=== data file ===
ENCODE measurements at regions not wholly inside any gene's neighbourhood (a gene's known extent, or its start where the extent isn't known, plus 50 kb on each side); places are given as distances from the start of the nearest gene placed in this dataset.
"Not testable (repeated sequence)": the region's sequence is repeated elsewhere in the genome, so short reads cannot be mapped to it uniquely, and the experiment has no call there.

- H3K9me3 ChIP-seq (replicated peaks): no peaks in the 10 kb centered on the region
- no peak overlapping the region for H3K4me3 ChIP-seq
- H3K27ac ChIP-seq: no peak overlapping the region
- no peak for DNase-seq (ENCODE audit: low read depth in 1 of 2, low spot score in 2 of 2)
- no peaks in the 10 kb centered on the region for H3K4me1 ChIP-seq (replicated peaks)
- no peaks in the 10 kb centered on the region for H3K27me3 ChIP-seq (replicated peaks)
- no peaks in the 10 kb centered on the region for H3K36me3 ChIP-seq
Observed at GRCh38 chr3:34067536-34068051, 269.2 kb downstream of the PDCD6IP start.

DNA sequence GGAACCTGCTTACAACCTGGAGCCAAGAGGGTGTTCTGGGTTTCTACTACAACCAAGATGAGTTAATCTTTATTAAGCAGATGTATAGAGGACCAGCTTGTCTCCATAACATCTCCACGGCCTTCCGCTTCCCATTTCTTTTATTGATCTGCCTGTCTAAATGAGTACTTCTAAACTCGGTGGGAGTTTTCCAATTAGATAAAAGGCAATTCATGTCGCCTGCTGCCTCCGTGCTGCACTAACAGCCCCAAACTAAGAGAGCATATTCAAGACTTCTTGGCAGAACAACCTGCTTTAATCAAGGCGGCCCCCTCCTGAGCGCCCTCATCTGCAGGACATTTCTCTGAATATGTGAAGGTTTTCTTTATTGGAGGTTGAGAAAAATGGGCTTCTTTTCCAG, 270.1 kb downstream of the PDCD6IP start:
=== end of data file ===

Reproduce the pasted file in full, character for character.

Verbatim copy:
ENCODE measurements at regions not wholly inside any gene's neighbourhood (a gene's known extent, or its start where the extent isn't known, plus 50 kb on each side); places are given as distances from the start of the nearest gene placed in this dataset.
"Not testable (repeated sequence)": the region's sequence is repeated elsewhere in the genome, so short reads cannot be mapped to it uniquely, and the experiment has no call there.

- H3K9me3 ChIP-seq (replicated peaks): no peaks in the 10 kb centered on the region
- no peak overlapping the region for H3K4me3 ChIP-seq
- H3K27ac ChIP-seq: no peak overlapping the region
- no peak for DNase-seq (ENCODE audit: low read depth in 1 of 2, low spot score in 2 of 2)
- no peaks in the 10 kb centered on the region for H3K4me1 ChIP-seq (replicated peaks)
- no peaks in the 10 kb centered on the region for H3K27me3 ChIP-seq (replicated peaks)
- no peaks in the 10 kb centered on the region for H3K36me3 ChIP-seq
Observed at GRCh38 chr3:34067536-34068051, 269.2 kb downstream of the PDCD6IP start.

DNA sequence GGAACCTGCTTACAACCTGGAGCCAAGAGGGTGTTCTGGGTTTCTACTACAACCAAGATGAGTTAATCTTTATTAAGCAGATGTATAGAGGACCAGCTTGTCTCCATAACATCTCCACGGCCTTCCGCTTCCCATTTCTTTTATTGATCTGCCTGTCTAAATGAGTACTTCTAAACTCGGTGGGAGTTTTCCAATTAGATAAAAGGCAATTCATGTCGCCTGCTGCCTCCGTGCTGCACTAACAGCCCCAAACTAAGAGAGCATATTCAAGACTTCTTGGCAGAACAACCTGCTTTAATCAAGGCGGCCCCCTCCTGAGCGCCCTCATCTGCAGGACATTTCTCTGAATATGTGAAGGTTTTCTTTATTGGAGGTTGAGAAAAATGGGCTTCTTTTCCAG, 270.1 kb downstream of the PDCD6IP start: